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Wildland firefighters make progress on wildfire prevention

Greg Valdez, Kirtland’s assistant Wildland Support Module lead, cuts a tree with a chainsaw in the eastern-most remote forest area of Kirtland Air Force Base, N.M., July 18, 2019. A team of six wildland firefighters have thinned out 70 acres of forest expanding on the initial fuel breaks that were created since the project broke ground in spring of 2019. (U.S. Air Force photo by Staff Sgt. Dylan Nuckolls)

Greg Valdez, Kirtland’s assistant Wildland Support Module lead, cuts a tree with a chainsaw in the eastern-most remote forest area of Kirtland Air Force Base, N.M., July 18, 2019. A team of six wildland firefighters have thinned out 70 acres of forest expanding on the initial fuel breaks that were created since the project broke ground in spring of 2019. (U.S. Air Force photo by Staff Sgt. Dylan Nuckolls)

Two members of the Kirtland’s Wildland Support Module use skid steer loaders to masticate overgrowth in the eastern-most remote forest area of Kirtland Air Force Base, N.M., July 18, 2019. The team of six wildland firefighters have thinned out 70 acres of forest expanding on the initial fuel breaks that were created since the project broke ground in spring of 2019.  (U.S. Air Force photo by Staff Sgt. Dylan Nuckolls)

Two members of the Kirtland’s Wildland Support Module use skid steer loaders to masticate overgrowth in the eastern-most remote forest area of Kirtland Air Force Base, N.M., July 18, 2019. The team of six wildland firefighters have thinned out 70 acres of forest expanding on the initial fuel breaks that were created since the project broke ground in spring of 2019. (U.S. Air Force photo by Staff Sgt. Dylan Nuckolls)

Robert Morales, Kirtland’s Wildland Support Module lead, answers media questions during a media day in the eastern-most remote forest area of Kirtland Air Force Base, N.M., July 18, 2019. The team of six wildland firefighters have thinned out 70 acres of forest expanding on the initial fuel breaks that were created since the project broke ground in spring of 2019.  (U.S. Air Force photo by Staff Sgt. Dylan Nuckolls)

Robert Morales, Kirtland’s Wildland Support Module lead, answers media questions during a media day in the eastern-most remote forest area of Kirtland Air Force Base, N.M., July 18, 2019. The team of six wildland firefighters have thinned out 70 acres of forest expanding on the initial fuel breaks that were created since the project broke ground in spring of 2019. (U.S. Air Force photo by Staff Sgt. Dylan Nuckolls)

KIRTLAND AIR FORCE BASE, N.M. --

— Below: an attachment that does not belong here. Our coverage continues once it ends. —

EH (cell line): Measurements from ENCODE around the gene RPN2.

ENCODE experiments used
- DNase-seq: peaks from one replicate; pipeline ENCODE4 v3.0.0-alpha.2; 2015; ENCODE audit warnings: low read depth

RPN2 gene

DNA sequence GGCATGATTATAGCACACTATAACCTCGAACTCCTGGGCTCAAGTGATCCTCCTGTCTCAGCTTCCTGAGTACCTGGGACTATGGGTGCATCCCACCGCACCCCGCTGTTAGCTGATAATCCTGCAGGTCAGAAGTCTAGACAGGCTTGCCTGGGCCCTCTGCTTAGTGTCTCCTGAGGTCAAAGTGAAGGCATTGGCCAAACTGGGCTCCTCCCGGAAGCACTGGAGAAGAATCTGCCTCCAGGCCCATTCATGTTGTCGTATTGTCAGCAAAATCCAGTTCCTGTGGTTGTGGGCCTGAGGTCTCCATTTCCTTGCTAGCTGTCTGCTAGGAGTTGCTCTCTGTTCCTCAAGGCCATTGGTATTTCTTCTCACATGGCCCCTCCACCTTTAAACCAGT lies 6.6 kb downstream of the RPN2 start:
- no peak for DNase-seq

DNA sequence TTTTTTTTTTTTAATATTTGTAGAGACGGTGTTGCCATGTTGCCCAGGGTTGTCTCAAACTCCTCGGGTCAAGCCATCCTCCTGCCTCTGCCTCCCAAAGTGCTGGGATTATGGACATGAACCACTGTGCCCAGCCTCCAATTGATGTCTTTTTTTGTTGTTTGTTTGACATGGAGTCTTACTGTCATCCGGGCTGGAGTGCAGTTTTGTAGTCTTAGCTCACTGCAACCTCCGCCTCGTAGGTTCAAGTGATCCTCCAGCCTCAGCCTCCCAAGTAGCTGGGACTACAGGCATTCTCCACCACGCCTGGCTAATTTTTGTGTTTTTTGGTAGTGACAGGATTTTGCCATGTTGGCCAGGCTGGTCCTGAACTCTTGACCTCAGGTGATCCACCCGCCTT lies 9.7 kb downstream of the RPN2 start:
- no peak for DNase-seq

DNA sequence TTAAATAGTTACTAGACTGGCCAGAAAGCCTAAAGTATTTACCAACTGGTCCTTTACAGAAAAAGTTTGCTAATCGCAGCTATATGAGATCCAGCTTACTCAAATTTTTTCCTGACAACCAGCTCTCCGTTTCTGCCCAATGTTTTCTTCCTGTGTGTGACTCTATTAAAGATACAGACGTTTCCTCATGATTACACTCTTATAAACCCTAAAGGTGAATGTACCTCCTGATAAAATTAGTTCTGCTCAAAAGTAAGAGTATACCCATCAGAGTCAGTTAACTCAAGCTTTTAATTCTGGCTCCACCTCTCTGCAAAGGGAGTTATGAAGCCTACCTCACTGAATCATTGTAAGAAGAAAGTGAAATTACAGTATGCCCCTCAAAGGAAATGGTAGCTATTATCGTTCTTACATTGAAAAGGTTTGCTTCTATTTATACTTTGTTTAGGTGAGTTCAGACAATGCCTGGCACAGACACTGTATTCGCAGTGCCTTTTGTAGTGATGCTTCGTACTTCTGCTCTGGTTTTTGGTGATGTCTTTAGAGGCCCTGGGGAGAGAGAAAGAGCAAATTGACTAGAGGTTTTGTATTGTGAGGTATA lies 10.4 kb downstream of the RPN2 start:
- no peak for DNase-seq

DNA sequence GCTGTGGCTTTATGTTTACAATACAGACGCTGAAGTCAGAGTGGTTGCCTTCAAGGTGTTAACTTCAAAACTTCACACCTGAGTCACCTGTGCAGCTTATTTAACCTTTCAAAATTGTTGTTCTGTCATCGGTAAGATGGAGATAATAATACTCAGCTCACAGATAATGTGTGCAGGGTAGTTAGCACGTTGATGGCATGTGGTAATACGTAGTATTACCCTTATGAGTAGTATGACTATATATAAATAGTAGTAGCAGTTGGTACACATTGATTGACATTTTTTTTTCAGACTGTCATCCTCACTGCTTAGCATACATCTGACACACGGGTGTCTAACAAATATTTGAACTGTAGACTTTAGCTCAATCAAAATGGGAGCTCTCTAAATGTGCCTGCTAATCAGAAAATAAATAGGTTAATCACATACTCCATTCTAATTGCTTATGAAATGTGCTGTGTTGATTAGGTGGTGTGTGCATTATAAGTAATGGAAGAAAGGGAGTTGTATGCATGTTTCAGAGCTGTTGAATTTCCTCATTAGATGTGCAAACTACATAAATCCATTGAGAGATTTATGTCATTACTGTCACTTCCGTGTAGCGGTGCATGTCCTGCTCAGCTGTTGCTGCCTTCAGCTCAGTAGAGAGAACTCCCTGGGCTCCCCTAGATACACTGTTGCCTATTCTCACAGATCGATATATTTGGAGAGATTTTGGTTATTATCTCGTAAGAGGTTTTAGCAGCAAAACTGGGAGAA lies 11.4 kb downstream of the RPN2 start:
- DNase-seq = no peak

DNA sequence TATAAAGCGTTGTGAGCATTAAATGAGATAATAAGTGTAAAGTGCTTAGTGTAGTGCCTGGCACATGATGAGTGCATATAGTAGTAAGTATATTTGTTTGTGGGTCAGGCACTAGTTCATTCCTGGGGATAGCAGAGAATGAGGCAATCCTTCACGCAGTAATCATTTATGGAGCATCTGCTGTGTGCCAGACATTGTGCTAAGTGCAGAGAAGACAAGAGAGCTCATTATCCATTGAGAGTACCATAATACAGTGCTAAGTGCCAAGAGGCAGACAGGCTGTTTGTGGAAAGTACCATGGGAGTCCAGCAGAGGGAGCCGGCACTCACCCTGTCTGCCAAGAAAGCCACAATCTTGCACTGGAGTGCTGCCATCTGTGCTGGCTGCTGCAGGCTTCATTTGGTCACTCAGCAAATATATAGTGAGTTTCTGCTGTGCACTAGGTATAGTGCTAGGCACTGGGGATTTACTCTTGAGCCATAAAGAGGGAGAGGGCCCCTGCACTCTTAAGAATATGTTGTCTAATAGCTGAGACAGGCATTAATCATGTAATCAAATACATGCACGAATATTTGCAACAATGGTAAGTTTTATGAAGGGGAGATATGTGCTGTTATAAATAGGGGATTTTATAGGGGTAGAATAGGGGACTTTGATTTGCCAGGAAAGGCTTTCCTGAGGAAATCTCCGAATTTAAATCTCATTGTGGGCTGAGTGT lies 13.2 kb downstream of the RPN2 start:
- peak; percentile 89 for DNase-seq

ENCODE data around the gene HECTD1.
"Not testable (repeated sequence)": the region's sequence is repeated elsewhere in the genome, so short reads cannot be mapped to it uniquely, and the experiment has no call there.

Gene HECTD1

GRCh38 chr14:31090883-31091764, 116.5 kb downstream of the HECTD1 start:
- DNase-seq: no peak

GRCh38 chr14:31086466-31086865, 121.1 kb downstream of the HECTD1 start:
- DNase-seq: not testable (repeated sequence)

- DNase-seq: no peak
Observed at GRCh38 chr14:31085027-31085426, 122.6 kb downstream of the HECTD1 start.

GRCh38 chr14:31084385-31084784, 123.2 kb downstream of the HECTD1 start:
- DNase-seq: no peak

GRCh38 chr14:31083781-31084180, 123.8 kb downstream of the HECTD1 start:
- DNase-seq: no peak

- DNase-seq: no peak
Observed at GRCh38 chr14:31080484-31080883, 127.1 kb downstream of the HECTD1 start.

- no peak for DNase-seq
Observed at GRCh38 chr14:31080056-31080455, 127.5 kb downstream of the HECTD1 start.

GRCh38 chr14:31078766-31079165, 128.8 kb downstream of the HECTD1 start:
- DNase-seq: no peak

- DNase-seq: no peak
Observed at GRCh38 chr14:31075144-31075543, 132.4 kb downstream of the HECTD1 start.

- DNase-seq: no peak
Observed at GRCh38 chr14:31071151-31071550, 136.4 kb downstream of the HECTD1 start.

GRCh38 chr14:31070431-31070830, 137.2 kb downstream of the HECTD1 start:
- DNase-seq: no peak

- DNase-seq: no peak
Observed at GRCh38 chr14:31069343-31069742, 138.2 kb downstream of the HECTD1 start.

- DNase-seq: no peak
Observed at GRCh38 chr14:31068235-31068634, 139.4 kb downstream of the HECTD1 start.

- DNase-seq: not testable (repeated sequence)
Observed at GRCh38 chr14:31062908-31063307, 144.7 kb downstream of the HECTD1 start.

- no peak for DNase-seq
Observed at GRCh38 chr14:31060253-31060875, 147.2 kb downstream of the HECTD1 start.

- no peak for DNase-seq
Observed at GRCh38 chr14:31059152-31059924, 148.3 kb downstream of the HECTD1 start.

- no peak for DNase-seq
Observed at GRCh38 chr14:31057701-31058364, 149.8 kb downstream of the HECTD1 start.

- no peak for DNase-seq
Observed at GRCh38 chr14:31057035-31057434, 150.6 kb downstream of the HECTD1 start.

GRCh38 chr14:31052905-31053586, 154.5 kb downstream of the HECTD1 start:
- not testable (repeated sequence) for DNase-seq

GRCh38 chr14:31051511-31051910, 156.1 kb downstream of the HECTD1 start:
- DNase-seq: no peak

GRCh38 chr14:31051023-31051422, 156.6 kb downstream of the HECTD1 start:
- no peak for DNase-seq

Wildland firefighters continue to make progress on creating fuel breaks on the eastern-most remote forest area of Kirtland Air Force Base. 

As of July 18, 2019, the team of six wildland firefighters have thinned out 70 acres of forest expanding on the initial fuel breaks that were created since the project broke ground in spring of 2019.

“What we are doing is ecosystem restoration and at the same time, building a fuel break to prevent a wildfire from leaving the base and going on to forest service property or private property,” said Robert Morales, Kirtland wildland support module lead.

Morales estimates that the area being treated has not seen fire for over 100 years, which causes trees to be intertwined and overgrown. If a wildfire were to start on a hot, windy day, almost nothing could be done to stop it once the wildfire is in the crowns.

The crown of a tree is the branches and leaves extending from the trunk or main stems of the tree.

“If we get a wildfire [that] starts and it gets into the crowns, there is nothing to stop it,” said Morales. “It’s going to go on until the wind stops or it hits an opening.”

Those openings are fuel breaks within the forest. The wildfire will lose fuel to burn with the lack of crowns available. The fire, according to Morales, will hit the ground and slow down, creating an opportunity for firefighters to come and make a stand and try to suppress it.

“We estimate that there are 2,000-3,000 trees per acre,” said Morales. “Right now we are trying to get it down to 150-200 trees per acre.”

The process of thinning out the forest and creating fuel breaks not only helps in cases of wildfires, but overall health for the forest environment.

“It helps the habitat in that local area and it helps the health of the forest,” said U.S. Air Force Col. Juan Alvarez, 377th Mission Support Group commander. “We are so overgrown that all the trees and vegetation are competing for that water. By thinning out the area, we hope to improve the health of the trees and the vegetation and also spur on the wildlife in that location.”

Morales suggests that 5,000 acres of forest needs to be treated to make an overall difference. Based on current manning and equipment available to the wildland firefighter team, the overall health of the forest and wildlife is accomplished 10 acres at a time.

“We will flag a unit of maybe 15-20 acres, and that is our target for the month,” said Morales. Once we get that unit done, we will flag another unit. That way there is always a beginning and an end to our work. It makes it a little more manageable and we don’t go stir crazy thinking about how much work there really is here.”

Treating 15-20 acres of the forest each month are short-term goals for the wildland fire team. The long-term goals focus on proactive practices against wildfires, promoting a healthy environment for the forest and allowing the mission of Kirtland AFB to continue.

“Long term, we want to have a healthy forest that will enable wildlife to prosper but also allow our mission to continue and to be good neighbors to our local community to ensure that there is no type of incident,” said Alvarez. “My personal opinion is we need to continue to do this for many decades more to ensure that the threat won’t exist in the way that it does today.”